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Smallholders crucial to Vietnamese pork industry

Demand for pork in Vietnam is growing faster than its domestic supply (© ILRI)
Demand for pork in Vietnam is growing faster than its domestic supply

Supporting smallholder pork farmers to increase production and improving pork distribution and marketing chains could stabilise the pork industry in Vietnam, new research has revealed. "Demand for pork in Vietnam is growing faster than its domestic supply," International Livestock Research Institute (ILRI) economist Lucy Lapar explains. "What our research found was that the recent steep rise in the pork price is most likely a result of inefficiencies along the value chain rather than a critical shortage in pork."

Although the government is looking to reduce pork prices by increasing imports and supporting large-scale pork production, the research revealed that smallholders are more efficient and are able to produce pork at lower costs than large-scale farms by using household scraps and other locally available feeds, instead of relying on feed imports.

Despite rising pork prices, small farmers have seemed hesitant to raise pork production, due to difficulties in getting piglets and worries about pig diseases and accessing veterinary and credit services. "We need to find ways to address these constraints and bring about substantial improvement to the pig production system," Lapar adds. "Even though efforts by those involved in the pig industry are focusing on increasing large-scale farming of pigs, they must not neglect smallholders who will almost certainly continue to play a significant role in meeting the growing demands for pork in Vietnam."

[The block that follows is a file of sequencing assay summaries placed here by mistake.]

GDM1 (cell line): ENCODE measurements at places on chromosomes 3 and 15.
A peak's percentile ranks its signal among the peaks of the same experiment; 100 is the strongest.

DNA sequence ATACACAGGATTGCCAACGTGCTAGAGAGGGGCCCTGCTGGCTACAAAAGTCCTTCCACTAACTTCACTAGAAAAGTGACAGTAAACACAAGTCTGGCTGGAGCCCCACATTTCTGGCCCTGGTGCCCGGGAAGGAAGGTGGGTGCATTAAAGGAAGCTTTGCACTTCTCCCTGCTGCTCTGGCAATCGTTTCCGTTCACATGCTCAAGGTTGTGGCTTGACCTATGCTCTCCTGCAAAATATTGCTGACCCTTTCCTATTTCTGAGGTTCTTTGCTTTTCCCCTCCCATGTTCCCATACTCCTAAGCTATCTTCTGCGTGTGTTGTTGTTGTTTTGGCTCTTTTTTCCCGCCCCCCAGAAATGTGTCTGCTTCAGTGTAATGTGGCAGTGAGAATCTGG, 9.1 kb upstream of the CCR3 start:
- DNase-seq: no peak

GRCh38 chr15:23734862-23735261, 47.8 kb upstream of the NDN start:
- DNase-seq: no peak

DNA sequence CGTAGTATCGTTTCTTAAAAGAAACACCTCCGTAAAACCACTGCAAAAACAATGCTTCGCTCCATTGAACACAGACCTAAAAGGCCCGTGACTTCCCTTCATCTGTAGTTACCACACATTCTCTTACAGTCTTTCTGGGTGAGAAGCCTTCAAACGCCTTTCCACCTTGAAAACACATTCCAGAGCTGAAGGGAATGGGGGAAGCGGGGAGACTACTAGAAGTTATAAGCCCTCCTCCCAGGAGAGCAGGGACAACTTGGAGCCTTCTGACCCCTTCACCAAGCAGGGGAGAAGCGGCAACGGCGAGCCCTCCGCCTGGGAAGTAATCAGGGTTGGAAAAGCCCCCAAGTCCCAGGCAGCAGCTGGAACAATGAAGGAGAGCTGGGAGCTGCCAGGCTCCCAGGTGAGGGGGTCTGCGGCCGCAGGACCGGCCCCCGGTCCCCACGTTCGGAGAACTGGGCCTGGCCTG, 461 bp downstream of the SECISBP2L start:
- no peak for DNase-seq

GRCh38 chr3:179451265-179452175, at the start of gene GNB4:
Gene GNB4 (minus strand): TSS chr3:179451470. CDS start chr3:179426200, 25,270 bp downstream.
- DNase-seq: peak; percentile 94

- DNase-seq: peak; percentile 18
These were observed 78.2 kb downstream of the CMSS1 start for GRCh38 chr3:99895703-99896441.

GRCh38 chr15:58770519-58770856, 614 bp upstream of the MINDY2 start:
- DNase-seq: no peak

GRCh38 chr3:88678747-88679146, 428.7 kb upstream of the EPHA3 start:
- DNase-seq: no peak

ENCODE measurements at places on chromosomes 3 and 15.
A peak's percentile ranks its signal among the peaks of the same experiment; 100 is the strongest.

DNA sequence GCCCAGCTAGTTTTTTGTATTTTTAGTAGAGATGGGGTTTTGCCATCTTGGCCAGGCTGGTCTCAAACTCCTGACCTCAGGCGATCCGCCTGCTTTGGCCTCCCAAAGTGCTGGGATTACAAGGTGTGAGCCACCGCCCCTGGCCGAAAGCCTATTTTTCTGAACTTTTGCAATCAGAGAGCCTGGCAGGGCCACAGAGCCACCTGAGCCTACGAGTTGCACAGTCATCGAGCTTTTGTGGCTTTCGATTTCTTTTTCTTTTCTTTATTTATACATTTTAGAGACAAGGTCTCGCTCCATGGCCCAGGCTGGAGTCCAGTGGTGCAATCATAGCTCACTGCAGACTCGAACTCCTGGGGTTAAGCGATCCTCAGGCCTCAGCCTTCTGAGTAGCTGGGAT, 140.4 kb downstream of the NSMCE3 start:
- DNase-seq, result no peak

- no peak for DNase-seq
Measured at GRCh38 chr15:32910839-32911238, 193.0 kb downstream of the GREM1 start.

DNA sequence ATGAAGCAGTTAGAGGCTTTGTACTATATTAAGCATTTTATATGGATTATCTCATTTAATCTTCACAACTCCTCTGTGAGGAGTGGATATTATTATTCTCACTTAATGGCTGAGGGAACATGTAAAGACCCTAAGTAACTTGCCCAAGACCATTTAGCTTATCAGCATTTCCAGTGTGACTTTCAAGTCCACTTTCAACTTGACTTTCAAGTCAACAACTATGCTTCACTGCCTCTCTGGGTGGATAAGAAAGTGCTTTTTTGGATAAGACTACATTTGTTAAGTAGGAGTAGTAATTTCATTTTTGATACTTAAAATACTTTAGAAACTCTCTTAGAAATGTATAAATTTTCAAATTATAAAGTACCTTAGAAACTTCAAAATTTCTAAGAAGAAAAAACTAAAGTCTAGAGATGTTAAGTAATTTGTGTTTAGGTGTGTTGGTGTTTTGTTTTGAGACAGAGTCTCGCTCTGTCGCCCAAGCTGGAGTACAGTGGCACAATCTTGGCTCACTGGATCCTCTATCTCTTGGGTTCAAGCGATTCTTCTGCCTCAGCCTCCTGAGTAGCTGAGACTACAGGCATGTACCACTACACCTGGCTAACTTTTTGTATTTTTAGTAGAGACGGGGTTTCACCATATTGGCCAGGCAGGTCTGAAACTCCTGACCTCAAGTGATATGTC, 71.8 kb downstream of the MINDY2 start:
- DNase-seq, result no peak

* The research was funded by the Australian Centre for International Agricultural Research (ACIAR) and the Consultative Group of International Agricultural Research (CGIAR)

Date published: October 2011


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